What a random placement schmozzle .
Learning from the past, we actually organised a play testing session after we believed we had fixed all the bugs from the previous play test.
The 3ds Max bug that affected my laptop last time, was still present, so I could not build from my computer. For some odd reason, Tim could still see the missing assets on his laptop. I could not explain this, and still can’t.
We were satisfied until we got to the venue and did a quick speed run of the level. That is when the camera gave up the ghost. It worked perfectly fine in the tutorial area and then had severe problems in the later stages of the level.
We tried to quickly trouble shoot this problem and then decided that for most of the final end of the level, to include another of Savik’s trigger boxes to try and keep the players aimed in the right direction.
We did another build and had to call it quits at that point.
Then Unity took over and nothing seemed the same again. Camera angles that were working previously, now didn’t work. Fog that had spawned in the exact same place since the beginning, suddenly spawned in one of two places, the place where it was designed to spawn, or at a place that seemed to be somewhere outside of the temple. Target points for the cut scenes suddenly seemed to move of their own volition and occasionally the camera couldn’t make it back to it’s starting position. The camera check for hitting objects seemed to be hit and miss, occasionally staying way high in the air. Most of these weird bugs could possibly be attributed to some error in the quick fix for the camera at the end, except for the random spawning of the fog, and the sudden maneuverability of the camera targets for the cut scenes at the shrines.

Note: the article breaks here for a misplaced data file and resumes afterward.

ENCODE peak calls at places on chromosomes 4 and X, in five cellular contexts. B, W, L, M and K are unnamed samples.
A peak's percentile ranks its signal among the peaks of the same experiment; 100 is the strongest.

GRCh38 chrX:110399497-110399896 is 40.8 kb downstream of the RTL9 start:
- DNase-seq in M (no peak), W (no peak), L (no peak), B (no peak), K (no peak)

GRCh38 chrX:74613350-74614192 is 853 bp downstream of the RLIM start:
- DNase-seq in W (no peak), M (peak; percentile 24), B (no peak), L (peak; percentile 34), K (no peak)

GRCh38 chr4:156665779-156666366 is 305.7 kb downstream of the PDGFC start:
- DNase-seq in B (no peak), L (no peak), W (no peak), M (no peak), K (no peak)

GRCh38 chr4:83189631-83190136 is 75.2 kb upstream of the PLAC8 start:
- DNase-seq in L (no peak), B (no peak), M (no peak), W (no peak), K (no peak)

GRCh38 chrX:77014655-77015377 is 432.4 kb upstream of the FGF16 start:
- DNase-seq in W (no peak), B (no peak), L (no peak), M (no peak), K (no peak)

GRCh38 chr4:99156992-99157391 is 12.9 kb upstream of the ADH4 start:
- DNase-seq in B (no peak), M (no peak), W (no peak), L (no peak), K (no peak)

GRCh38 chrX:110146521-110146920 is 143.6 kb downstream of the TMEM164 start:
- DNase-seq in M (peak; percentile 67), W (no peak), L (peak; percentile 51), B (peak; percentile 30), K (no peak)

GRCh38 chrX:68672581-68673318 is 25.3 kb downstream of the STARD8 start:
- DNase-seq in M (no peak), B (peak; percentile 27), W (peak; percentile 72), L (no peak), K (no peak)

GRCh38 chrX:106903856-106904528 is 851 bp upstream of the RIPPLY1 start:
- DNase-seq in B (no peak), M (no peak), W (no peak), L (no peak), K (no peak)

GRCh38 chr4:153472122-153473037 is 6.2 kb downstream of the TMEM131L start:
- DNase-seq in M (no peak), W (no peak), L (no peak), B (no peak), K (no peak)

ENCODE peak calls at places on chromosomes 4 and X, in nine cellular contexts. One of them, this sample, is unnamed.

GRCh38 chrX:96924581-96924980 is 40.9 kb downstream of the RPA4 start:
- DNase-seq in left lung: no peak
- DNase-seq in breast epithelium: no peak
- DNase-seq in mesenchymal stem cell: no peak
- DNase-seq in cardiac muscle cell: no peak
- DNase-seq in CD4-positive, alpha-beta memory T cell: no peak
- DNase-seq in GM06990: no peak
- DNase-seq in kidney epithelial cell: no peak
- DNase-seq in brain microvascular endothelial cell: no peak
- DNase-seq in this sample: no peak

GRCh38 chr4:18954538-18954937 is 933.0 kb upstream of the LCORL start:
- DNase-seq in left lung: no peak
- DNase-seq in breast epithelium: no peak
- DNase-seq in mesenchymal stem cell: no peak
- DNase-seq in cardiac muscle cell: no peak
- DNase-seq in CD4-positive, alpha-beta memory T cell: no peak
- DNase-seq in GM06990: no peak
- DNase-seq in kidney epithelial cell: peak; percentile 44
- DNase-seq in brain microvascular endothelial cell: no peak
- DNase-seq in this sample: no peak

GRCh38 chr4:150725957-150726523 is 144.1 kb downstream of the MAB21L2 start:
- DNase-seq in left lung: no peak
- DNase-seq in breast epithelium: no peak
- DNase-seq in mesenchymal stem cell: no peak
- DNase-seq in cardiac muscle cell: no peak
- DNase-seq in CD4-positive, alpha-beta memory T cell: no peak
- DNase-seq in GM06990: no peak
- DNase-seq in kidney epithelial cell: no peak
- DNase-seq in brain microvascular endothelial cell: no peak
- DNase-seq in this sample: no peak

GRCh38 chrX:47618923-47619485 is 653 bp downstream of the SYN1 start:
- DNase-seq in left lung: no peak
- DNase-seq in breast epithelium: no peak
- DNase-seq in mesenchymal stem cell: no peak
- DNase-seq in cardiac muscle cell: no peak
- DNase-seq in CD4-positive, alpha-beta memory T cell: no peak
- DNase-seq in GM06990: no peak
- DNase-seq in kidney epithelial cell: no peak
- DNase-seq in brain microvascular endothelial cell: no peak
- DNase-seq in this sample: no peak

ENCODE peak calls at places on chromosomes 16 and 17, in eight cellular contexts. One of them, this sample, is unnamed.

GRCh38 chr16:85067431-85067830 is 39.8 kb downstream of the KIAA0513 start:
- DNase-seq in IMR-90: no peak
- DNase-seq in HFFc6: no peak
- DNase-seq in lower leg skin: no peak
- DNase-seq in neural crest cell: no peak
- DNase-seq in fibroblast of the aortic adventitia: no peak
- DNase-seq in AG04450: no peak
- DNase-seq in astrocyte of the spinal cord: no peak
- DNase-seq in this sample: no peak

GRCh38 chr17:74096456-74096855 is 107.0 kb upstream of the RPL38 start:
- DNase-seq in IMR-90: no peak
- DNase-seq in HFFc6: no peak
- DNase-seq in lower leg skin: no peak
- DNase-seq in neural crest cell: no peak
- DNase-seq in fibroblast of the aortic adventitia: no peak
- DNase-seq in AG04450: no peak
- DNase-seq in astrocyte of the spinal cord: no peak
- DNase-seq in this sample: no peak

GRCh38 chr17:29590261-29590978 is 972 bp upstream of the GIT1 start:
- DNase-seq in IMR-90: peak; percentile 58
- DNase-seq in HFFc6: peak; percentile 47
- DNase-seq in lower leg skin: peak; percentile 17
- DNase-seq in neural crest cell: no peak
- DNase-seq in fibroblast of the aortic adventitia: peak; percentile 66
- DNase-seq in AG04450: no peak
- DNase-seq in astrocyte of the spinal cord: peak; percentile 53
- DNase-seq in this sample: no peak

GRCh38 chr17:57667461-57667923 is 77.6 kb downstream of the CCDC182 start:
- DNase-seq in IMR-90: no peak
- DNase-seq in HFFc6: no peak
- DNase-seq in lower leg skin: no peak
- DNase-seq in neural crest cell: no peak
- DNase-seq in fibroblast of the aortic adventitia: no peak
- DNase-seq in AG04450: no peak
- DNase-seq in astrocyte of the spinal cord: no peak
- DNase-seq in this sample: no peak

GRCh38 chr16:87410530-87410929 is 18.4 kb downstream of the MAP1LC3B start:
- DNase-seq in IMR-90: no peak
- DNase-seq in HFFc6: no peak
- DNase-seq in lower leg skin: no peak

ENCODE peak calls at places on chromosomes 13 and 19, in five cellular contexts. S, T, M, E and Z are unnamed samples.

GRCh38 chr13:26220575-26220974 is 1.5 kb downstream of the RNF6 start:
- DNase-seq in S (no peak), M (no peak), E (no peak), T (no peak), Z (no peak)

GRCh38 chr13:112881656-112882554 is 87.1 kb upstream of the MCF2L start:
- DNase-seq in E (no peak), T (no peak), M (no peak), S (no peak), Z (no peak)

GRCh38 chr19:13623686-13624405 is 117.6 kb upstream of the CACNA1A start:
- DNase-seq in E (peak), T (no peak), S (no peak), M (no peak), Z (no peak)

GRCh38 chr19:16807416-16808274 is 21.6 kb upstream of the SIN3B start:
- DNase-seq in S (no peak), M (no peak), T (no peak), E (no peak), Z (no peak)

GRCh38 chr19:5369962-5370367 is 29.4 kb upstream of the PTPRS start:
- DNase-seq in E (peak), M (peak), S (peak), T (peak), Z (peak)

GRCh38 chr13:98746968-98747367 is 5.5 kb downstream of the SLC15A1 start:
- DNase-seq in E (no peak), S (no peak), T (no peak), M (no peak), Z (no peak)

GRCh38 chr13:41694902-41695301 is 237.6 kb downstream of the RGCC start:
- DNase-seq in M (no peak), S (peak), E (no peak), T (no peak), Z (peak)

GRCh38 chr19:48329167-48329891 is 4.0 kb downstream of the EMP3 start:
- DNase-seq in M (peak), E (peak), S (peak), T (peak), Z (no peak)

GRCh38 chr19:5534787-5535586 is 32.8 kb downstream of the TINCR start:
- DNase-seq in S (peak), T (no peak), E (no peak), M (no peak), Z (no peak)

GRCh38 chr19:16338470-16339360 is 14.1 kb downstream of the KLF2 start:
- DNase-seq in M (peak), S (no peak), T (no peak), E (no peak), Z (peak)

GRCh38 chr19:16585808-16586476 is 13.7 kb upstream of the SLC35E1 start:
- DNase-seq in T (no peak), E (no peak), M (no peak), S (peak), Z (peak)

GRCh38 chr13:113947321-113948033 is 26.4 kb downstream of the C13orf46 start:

The game seemed to be pretty well received and it was a huge improvement over the first effort put up for play testing, but in the end, it still left a bitter taste in my mouth.
The secret of success for a good camera is to have no feedback over it. It becomes such a part of the game that it isn’t noticed. I realise that 6 weeks is hardly enough time to develop a fully evolved camera system, but I feel that this should have been better … at the very least, to point in a direction that it was intended. My only solace is that the guy bought in to work on the camera for Journey spent almost two years getting it right.
For the first play test, my responsibility was for the wind turbine trigger, that was never used in any iteration of the games, the mechanics of the headbutt trigger button, the player controllers, the fog and the camera. The main problem I had with the player controllers for the first play test was probably that I didn’t realise that the controllers had a .isGrounded function built in. I was achieving this through a raycast, that was probably not quite grounding the player enough. After the first play test, my main focus was now the camera and to a lesser degree the fog mechanics.
It wasn’t until after the second play test, when I was trying to explain how my camera was supposed to be operating, that I realised a serious mistake in working out my height and what the camera was looking at. I wasn’t applying a base y position for these applications.
After the second play test, my main focus was on the camera and the cut scenes at the shrines.
Things I have learned from this project:
Making time to play test as soon as you have a viable core game loop happening. That way you can identify bugs early and work to correct them sooner than we did in this project.
Clear guidelines from the outset as to the number of levels and the arrangement of assets/puzzles within those levels. This way, early testing of things such as cameras and character controllers can be devised and implemented before making it into the levels.
Just because a system will work in one part of the level doesn’t mean that it will work in all parts of the level.
Did I mention that full play testing will reveal what works and where it doesn’t, so make time for the team members to play test the systems within the game.